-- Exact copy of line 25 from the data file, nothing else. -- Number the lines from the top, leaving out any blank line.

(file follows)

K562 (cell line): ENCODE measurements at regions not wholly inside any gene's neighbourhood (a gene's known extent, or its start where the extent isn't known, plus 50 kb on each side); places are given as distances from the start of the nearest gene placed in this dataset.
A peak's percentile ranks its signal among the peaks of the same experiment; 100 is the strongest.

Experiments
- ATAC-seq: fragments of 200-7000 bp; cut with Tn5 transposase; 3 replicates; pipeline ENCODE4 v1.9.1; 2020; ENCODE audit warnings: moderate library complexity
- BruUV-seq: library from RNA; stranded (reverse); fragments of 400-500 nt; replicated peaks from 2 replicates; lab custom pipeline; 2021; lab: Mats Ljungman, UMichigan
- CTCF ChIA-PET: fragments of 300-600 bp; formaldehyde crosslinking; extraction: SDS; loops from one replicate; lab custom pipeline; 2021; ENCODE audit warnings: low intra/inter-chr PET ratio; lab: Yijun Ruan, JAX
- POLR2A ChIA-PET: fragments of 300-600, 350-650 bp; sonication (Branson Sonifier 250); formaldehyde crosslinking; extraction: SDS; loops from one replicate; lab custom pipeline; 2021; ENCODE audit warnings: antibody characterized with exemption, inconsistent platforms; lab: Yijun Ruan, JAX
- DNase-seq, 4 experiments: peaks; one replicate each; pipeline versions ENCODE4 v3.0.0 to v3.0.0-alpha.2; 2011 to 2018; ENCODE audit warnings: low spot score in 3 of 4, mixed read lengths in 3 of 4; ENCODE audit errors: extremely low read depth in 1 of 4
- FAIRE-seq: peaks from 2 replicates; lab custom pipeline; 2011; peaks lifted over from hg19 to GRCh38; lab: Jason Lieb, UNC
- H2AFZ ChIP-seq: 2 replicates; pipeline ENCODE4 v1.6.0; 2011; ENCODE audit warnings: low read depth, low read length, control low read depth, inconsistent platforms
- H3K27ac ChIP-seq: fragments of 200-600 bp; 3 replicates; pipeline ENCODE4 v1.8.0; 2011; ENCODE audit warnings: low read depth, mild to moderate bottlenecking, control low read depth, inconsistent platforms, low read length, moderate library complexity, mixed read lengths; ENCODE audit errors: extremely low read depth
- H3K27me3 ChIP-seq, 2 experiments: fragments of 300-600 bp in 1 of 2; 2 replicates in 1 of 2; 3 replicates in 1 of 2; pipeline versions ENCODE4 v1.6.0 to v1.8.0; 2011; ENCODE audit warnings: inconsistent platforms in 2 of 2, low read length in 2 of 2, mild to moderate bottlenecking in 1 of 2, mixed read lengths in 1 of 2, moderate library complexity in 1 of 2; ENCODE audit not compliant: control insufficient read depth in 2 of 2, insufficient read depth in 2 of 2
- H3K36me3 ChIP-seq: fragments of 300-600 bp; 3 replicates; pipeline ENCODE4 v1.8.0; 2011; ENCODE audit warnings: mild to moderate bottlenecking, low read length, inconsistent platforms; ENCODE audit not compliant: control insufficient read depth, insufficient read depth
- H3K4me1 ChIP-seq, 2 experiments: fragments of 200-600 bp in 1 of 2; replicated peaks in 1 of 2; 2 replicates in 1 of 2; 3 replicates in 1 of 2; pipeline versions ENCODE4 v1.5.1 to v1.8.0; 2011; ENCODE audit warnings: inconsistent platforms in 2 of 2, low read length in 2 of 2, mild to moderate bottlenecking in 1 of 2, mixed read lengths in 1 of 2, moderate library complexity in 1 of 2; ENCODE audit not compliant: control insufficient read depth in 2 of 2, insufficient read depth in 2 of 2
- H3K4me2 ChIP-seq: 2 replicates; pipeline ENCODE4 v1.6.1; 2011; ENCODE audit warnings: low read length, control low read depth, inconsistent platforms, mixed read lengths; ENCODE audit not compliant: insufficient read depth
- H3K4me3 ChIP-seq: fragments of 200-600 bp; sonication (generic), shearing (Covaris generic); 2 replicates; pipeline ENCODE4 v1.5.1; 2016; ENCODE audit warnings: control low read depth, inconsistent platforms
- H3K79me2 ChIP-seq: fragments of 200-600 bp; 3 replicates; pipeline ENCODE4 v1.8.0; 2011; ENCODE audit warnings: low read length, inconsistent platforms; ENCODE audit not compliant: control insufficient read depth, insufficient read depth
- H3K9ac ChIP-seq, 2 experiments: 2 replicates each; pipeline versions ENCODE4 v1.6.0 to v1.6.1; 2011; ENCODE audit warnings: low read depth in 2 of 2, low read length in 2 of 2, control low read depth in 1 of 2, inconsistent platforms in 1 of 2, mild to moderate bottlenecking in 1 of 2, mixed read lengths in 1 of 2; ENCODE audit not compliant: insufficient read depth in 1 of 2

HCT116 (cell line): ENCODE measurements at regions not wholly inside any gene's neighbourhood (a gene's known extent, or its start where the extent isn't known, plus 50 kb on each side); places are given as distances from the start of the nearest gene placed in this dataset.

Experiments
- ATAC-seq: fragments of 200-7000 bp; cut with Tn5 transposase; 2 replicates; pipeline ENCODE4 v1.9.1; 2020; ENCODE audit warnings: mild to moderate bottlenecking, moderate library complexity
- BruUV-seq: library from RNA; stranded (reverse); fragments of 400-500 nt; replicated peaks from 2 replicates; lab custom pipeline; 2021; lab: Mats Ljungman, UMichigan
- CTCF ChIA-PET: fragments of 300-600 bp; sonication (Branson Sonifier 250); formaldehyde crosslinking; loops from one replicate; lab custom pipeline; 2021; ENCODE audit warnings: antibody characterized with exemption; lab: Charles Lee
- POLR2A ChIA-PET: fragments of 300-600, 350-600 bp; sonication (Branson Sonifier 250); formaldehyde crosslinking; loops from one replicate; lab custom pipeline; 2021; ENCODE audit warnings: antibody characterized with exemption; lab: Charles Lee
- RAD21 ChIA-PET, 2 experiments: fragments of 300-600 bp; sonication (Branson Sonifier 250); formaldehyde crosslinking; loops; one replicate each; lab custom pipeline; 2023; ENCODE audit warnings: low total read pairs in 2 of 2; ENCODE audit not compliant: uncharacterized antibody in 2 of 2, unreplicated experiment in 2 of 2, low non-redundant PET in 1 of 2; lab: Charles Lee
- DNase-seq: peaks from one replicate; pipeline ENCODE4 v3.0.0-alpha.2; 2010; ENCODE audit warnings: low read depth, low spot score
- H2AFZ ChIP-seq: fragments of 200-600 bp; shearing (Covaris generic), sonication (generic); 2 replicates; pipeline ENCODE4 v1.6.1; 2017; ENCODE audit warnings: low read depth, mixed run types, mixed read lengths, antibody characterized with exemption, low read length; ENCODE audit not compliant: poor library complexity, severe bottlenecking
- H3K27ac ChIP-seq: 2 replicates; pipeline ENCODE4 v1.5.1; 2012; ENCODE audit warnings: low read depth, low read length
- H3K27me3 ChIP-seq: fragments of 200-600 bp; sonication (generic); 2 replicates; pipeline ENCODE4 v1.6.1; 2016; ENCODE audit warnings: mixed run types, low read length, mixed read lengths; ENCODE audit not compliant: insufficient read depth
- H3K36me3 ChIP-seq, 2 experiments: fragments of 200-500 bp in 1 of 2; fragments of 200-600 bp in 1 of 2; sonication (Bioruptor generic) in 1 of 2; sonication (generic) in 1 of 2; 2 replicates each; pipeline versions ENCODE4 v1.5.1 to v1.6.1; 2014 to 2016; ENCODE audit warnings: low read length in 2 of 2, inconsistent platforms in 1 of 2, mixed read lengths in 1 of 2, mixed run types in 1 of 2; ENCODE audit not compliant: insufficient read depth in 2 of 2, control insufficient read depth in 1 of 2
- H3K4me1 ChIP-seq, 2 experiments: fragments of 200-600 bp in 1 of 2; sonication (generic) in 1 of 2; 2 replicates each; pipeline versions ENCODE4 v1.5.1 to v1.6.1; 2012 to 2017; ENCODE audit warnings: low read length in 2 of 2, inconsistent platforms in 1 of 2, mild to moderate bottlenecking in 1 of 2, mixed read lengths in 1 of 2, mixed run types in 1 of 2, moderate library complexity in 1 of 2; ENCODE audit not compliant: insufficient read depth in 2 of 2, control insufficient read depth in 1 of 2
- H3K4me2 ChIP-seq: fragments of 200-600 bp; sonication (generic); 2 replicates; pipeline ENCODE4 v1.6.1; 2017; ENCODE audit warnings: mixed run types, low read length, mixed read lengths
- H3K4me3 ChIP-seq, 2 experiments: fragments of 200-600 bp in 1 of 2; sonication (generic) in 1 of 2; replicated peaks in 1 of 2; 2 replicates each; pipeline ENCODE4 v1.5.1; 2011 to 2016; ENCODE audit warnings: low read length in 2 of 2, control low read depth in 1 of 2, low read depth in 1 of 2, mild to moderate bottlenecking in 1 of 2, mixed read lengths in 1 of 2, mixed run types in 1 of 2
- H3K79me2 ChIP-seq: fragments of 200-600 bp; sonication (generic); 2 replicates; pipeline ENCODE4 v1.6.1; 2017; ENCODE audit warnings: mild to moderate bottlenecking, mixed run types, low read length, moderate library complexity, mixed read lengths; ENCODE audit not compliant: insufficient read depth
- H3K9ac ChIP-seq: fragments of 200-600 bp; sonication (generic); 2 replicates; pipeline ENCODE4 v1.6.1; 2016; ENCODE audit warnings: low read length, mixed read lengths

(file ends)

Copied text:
- RAD21 ChIA-PET, 2 experiments: fragments of 300-600 bp; sonication (Branson Sonifier 250); formaldehyde crosslinking; loops; one replicate each; lab custom pipeline; 2023; ENCODE audit warnings: low total read pairs in 2 of 2; ENCODE audit not compliant: uncharacterized antibody in 2 of 2, unreplicated experiment in 2 of 2, low non-redundant PET in 1 of 2; lab: Charles Lee